But--- thats not a proof that DTIME(n) is not closed under concat! Thats just the observation that the argument for P being closed under concat does not extend to DTIME(n). Perhaps some other argument does.

I do not believe that. I believe there exists L1 , L2  ∈ DTIME(n) such that  L1 L2 is not in DTIME(n).

I have not been able to prove this. In fact, the question I pose is not well defined since I need to specify a machine model.

I pose the following question which may well be known - if so then please leave a comment:

Find a reasonable machine model (RAM? k-tape TM?) such that DTIME(n) on that model is NOT closed under concat.  (Prob use DTIME(O(n))).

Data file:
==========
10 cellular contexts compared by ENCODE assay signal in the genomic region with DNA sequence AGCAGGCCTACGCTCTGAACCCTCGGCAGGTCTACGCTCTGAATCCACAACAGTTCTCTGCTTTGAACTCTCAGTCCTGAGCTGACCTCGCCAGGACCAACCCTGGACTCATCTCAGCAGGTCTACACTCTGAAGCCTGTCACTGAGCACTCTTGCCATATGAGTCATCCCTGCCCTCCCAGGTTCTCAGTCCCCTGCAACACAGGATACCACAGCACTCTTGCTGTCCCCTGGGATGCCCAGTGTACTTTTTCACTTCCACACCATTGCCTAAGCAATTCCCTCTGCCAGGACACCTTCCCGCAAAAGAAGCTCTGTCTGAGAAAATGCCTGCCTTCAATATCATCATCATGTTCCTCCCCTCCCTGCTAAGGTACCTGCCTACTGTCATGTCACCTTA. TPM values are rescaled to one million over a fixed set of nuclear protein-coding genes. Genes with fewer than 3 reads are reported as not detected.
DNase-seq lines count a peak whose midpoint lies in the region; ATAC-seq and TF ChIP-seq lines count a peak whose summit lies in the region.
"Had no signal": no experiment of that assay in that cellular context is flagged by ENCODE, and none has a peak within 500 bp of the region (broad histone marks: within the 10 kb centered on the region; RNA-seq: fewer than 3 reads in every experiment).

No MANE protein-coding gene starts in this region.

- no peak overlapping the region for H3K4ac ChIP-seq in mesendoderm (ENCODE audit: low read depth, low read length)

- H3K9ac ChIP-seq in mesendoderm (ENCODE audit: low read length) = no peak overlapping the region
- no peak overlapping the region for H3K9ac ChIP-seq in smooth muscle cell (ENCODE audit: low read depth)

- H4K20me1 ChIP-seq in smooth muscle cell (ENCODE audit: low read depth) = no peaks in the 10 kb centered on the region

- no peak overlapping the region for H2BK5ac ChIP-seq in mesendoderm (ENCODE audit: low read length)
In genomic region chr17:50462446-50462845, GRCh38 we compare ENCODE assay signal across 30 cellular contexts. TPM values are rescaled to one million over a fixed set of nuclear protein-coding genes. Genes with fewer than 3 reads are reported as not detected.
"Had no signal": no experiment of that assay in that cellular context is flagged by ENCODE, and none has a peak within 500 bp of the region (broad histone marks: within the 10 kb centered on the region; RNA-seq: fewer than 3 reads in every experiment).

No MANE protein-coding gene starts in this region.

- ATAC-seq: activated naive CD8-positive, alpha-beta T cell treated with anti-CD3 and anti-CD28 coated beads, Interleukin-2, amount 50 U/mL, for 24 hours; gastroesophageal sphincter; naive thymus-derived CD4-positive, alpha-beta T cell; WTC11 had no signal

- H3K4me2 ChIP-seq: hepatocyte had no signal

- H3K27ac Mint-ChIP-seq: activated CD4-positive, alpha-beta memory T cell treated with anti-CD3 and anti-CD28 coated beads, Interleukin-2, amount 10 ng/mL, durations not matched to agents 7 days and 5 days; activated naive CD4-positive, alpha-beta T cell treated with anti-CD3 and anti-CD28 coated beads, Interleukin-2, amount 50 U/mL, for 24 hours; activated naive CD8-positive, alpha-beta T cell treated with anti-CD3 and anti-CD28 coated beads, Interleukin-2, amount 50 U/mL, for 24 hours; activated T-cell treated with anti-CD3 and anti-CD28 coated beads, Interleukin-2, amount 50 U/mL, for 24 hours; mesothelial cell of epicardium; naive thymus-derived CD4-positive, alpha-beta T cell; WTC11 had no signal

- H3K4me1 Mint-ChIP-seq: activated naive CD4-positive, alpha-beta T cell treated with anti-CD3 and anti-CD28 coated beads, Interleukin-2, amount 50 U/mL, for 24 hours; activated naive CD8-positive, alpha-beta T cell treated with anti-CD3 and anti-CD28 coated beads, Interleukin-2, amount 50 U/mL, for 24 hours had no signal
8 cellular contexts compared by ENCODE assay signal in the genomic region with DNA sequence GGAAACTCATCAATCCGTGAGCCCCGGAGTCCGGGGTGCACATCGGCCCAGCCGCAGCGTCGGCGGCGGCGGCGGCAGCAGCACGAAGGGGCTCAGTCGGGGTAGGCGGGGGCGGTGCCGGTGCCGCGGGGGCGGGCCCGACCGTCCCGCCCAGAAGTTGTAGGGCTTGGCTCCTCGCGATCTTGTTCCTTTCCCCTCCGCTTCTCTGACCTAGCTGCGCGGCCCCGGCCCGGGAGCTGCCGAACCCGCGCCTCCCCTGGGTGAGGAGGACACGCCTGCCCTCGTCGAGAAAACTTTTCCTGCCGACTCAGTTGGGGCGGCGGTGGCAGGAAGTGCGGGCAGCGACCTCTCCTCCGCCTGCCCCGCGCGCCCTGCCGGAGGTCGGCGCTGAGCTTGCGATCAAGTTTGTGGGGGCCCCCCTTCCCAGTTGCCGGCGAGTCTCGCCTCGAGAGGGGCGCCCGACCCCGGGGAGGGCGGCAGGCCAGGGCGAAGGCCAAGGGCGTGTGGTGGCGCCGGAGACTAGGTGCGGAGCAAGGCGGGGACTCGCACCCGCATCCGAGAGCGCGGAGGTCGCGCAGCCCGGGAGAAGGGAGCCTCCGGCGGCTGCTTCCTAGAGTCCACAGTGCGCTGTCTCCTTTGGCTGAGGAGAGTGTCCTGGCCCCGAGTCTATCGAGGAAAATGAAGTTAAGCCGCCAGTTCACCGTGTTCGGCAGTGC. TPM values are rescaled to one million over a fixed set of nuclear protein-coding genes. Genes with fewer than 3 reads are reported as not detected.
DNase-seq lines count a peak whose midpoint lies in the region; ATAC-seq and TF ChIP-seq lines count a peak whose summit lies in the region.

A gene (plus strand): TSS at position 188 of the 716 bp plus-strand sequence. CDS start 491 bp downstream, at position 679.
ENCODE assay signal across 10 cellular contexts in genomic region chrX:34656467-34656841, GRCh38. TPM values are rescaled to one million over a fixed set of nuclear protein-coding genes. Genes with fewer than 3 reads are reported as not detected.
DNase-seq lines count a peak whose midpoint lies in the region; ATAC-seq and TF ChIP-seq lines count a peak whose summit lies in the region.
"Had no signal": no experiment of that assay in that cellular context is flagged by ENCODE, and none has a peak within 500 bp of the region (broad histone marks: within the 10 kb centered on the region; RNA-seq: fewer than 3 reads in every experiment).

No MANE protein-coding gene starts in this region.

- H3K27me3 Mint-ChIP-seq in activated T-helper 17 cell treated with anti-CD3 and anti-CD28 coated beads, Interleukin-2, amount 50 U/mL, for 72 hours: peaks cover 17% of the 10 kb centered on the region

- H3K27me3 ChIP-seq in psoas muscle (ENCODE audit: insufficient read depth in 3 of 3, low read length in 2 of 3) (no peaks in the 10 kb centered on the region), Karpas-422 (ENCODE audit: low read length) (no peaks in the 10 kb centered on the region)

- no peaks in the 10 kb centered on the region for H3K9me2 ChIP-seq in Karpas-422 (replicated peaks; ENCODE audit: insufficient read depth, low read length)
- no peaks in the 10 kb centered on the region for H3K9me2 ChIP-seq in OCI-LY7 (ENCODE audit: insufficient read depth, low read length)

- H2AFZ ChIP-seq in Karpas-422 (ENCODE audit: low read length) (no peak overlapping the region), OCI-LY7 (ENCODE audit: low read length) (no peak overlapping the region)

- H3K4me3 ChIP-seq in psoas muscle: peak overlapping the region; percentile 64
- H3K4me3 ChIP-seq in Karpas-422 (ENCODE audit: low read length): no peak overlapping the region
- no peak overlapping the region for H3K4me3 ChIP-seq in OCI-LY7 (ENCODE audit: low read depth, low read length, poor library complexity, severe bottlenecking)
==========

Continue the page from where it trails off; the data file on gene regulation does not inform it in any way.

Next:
Similar for *

These are likely hard questions since if L is in DTIME(n) then L* is in NTIME(n), (similar for concat),
so I would be separating DTIME(n) from NTIME(n), which HAS been done, but not with nice natural problems of the type that I seek.

Friday, April 13, 2018

Lance and Bill Gather for Gardner

Every two years in Atlanta, recreational mathematicians gather to honor Martin Gardner, whose Scientific American column Mathematical Games through the 60's and the 70's. Those columns inspired budding mathematicians of a certain age including Bill and I.

Bill came down to this years Gathering for Gardner 13. Talks are only six minutes long. Bill talked on the Muffin Problem right after an 8-year old and right before Stephan Wolfram.

We also did a short vidcast from the exhibition room.

Monday, April 09, 2018

Whan a deep theorem of your Uncles becomes standard should you be sad?

(An exposition of Nash-Williams's proof of  the Kruskal Tree Theorem is here)